Of course an author can do his or her own marketing and if this is something you’re considering, here are some of the required skills.

Here are a few skills a book publicist should have in order to be successful

  • Ability to work with all kinds of different clients (every author is different and requires a different approach)
  • Strong writing and oral skills
  • Strong public relations skills
  • Knowledge of the journalism industry
  • Understanding of what journalists and book bloggers are looking for
  • Outgoing personality
  • Good at networking
  • Organized

Considering becoming a publicist? For extra credit, read So, You Want to Work in Publishing: The Role of a Publicist from Writer’s Digest

Your writer's statement worksheet free download

If you can get clear on why you’re writing, it will become a beacon of light showing you the way forward.

Download the Your Writer’s Statement worksheet from my resource library.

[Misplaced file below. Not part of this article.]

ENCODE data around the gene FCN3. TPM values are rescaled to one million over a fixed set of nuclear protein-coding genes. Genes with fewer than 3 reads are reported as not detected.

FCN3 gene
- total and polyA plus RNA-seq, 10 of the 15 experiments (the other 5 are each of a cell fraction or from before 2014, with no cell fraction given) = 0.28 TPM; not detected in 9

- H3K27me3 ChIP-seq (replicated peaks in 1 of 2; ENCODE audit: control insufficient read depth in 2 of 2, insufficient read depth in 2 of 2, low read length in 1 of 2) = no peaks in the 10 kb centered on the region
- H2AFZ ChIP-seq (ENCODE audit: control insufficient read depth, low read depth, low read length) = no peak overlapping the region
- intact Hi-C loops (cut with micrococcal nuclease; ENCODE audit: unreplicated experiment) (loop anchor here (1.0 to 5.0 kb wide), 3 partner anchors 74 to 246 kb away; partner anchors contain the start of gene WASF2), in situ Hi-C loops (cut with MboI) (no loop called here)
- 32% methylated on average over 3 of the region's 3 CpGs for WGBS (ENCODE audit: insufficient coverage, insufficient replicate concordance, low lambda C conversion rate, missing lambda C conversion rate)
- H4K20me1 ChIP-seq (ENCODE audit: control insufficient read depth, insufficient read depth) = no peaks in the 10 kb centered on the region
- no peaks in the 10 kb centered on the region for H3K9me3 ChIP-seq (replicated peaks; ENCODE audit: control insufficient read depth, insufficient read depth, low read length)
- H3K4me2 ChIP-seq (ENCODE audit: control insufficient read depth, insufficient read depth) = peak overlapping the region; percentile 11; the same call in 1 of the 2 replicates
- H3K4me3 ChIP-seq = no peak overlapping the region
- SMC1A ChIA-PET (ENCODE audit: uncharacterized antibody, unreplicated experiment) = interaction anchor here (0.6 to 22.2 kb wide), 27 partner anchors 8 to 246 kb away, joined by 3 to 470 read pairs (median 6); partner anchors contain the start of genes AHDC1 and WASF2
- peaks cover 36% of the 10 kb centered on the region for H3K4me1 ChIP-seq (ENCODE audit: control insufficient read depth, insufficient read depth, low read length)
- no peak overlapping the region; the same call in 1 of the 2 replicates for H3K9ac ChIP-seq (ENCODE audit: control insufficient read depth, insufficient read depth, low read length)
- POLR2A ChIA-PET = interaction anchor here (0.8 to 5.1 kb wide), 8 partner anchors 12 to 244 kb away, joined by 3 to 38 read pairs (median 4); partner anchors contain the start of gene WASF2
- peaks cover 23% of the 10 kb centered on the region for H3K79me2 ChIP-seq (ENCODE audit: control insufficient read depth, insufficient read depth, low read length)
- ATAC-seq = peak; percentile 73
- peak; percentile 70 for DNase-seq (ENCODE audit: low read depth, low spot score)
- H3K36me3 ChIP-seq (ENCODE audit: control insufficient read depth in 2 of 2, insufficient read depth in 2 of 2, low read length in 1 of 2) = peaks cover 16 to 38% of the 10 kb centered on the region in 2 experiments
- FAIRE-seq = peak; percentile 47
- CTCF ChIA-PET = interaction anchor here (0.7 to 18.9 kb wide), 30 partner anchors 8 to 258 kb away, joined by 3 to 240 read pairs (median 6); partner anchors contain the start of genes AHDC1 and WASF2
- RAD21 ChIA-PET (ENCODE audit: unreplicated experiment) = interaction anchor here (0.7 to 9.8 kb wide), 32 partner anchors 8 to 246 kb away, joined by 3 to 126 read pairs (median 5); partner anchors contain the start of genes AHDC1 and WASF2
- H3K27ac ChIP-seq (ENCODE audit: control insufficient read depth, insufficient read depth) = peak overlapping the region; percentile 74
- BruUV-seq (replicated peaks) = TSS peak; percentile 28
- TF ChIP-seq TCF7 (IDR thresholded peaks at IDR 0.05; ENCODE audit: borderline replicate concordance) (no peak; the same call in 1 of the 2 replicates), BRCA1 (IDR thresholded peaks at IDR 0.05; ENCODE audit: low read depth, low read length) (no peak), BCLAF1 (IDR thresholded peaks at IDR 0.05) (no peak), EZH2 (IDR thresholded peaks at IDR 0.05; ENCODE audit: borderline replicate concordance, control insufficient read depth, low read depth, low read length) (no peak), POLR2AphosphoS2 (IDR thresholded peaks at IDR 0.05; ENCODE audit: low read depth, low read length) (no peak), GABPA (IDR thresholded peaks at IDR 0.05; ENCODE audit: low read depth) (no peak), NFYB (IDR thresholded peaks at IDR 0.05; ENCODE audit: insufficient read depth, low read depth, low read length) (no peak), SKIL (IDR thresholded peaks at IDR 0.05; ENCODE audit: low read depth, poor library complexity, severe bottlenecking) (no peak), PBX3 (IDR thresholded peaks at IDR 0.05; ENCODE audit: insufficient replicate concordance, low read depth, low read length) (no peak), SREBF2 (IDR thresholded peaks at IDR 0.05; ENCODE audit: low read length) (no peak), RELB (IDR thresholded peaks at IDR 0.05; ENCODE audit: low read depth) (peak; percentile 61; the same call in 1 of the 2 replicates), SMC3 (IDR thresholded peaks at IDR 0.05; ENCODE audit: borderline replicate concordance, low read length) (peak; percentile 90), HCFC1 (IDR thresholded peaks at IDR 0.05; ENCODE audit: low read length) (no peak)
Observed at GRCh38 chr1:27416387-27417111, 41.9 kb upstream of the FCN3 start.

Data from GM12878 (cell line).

Pop your email address in the form below, confirm your subscription to my email list and I’ll send you the password to my free resource library. Once you’re in, navigate to the “writing” section and look for the worksheet titled, “Create a Writer’s Statement Worksheet.”

Get Access to My Free Resource Library

* indicates required

There’s no question publicity (aka marketing) helps book sales. If people hear about a book they’re more likely to purchase it rather than one they’ve never heard of.

“If you write it they will come,” isn’t really a thing.

Before you get too worked up, I understand this isn’t your favourite thing but I still think you can rock your marketing. And when you need a boost, hire a book publicist.

Related posts

What does a book publicist do? It's a common question. In general, it is a broad name for a person who has direct and indirect influence on book sales.